Pleaching is a clever technique that involves twining together the branches of a row of closely planted trees to create a stylish, formal hedge-on-stilts.
It’s not something you see here in Canada or even in the U.S. much. But in Holland, and especially in France, you see it everywhere.
Some of the best examples I’ve seen include rows of pleached chestnuts in the Luxembourg Gardens in Paris, a beautiful avenue of pleached lime trees at both Hidcote Manor and Sissinghurst gardens in England and some superb examples of pleaching at the Keukenhof in Holland as well as in Chartres and all around the Loire Valley.
You see this elegant style of garden architecture used everywhere in France, especially as a way of creating shade and as a noise barrier along busy streets in towns and cities.
It is common to use lime trees (Linden) or hornbeam (Carpinus) but the Dutch are also fond of using beech. Maple is also a popular selection, especially Acer campestre (field maple), which responds to being pruned, even sheared, very well.
In home gardens, pleaching is a useful technique for creating a privacy screen, perhaps to block a view of a neighbour’s house or yard or something else you don’t want to look at.
The beauty of pleaching is that it gives you the screen precisely where you want it rather than having a massive hedge that is a gigantic block of green soaring 20 feet high and blocking all the light.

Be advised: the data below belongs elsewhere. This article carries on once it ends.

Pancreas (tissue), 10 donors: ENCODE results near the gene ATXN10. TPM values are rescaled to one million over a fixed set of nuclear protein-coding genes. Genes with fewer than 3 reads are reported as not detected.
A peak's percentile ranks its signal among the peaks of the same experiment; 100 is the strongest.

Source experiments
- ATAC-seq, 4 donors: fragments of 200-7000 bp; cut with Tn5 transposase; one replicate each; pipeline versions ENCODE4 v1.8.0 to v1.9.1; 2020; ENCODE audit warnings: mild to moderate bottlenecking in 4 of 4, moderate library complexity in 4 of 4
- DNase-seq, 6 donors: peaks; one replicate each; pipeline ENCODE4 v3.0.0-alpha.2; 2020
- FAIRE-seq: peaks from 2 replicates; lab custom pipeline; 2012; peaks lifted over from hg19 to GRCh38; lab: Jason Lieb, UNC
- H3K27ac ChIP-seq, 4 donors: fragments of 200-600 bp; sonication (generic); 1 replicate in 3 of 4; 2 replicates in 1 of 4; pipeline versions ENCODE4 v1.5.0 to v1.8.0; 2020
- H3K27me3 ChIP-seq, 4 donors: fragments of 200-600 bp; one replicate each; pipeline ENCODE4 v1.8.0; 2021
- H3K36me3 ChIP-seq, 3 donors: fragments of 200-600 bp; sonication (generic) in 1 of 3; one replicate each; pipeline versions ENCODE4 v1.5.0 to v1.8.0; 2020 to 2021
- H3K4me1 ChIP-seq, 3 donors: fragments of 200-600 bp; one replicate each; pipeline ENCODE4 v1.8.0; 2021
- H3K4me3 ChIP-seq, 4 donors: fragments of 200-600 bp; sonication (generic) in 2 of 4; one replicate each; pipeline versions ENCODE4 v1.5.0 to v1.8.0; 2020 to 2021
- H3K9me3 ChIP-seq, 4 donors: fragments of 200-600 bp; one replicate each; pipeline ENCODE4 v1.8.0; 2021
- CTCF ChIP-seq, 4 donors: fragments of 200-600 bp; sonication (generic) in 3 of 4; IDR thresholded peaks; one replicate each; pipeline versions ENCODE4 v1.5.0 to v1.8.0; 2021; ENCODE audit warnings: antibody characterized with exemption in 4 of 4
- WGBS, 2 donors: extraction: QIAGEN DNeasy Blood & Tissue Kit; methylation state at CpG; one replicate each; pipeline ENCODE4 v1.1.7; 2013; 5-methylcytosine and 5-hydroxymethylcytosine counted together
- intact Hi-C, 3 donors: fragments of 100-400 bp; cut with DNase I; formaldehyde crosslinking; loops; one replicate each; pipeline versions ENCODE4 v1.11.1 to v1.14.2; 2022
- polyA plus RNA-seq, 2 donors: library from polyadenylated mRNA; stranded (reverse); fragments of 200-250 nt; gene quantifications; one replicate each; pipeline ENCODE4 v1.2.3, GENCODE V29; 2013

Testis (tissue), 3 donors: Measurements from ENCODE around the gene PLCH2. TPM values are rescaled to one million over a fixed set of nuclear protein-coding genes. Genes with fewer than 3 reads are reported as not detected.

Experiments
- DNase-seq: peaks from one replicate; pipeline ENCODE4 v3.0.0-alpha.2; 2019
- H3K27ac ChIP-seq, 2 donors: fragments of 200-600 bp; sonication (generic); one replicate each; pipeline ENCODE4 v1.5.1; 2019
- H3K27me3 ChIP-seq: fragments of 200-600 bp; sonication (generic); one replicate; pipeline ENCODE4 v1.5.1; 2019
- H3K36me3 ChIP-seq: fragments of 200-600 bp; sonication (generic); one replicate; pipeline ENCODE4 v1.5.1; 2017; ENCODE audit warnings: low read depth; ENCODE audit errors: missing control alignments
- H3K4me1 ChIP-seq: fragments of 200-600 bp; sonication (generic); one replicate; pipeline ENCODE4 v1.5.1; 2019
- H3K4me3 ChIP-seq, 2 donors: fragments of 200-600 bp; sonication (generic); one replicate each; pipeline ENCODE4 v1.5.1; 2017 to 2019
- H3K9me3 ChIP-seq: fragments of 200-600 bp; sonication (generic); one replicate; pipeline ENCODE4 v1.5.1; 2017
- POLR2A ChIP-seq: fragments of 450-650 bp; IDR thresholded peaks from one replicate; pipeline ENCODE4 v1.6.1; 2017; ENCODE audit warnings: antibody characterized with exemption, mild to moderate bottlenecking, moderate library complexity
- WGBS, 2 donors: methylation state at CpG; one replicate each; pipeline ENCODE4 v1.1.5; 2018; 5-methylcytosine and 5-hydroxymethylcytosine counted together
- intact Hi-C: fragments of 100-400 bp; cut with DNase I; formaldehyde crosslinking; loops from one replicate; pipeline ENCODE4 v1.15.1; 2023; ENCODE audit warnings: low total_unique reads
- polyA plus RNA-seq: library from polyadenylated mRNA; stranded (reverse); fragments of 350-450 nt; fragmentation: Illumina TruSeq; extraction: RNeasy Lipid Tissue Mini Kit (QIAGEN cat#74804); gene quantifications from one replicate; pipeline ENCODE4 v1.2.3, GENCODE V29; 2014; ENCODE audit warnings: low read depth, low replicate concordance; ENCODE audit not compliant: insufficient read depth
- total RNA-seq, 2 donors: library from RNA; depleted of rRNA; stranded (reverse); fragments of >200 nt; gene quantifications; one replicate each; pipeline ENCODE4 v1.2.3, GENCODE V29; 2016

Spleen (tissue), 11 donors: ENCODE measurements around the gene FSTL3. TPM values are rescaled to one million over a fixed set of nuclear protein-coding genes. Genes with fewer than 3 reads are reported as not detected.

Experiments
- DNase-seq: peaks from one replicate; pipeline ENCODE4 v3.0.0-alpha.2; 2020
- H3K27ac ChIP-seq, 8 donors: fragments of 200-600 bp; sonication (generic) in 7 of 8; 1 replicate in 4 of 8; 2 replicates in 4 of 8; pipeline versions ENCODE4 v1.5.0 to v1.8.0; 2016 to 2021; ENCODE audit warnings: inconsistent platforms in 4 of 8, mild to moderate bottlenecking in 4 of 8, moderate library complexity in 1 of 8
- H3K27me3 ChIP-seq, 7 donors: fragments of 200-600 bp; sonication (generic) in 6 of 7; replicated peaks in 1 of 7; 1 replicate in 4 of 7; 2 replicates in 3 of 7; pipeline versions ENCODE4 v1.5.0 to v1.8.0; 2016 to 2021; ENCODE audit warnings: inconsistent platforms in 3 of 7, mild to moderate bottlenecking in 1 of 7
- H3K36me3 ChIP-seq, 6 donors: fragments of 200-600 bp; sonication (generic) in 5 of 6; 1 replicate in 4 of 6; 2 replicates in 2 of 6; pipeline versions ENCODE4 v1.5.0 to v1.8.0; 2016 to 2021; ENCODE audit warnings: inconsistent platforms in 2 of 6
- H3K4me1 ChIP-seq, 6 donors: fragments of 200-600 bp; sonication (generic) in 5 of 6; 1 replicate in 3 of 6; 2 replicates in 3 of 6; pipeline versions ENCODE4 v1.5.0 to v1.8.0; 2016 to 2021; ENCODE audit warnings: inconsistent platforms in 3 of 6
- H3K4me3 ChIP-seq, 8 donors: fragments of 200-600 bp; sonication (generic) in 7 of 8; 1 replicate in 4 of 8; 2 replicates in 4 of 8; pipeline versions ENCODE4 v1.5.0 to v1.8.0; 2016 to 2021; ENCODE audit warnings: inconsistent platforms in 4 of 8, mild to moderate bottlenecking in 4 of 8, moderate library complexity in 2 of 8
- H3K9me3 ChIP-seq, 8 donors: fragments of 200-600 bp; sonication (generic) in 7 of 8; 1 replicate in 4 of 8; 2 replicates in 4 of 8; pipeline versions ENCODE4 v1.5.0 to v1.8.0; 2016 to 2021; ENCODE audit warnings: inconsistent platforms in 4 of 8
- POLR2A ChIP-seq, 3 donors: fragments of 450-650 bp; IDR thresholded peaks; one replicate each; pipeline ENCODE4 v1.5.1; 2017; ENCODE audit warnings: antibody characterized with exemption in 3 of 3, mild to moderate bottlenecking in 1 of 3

Pleached trees can also be sheared very thinly to take up less space and also to have a handsome geometric sculptural form.
You can plant underneath a row of pleached trees and the space below also allows in some light and gives you a glimpse view of the other side.
In the Luxembourg Gardens, for example, this creates a feeling of friendliness and openness at the same time as privacy, and more protected communal spaces for relaxed, informal gatherings.
Town centres with plazas here in North America could make more use of pleaching as a way of giving spaces an semi-formal garden feel without turning the spare into a full-on garden.
The challenge to pleaching, of course, is that trees need to be regularly clipped to keep them in shape and to stop them becoming too shabby and unkempt.
However, I noticed that in France this time-consuming commitment is not shunned. I have stood and watched city workers very carefully go about the job of shearing pleached trees perfectly and clearing up the mess without any scraps being left behind. Now that’s commitment to landscape beauty.
See more examples of great pleaching below.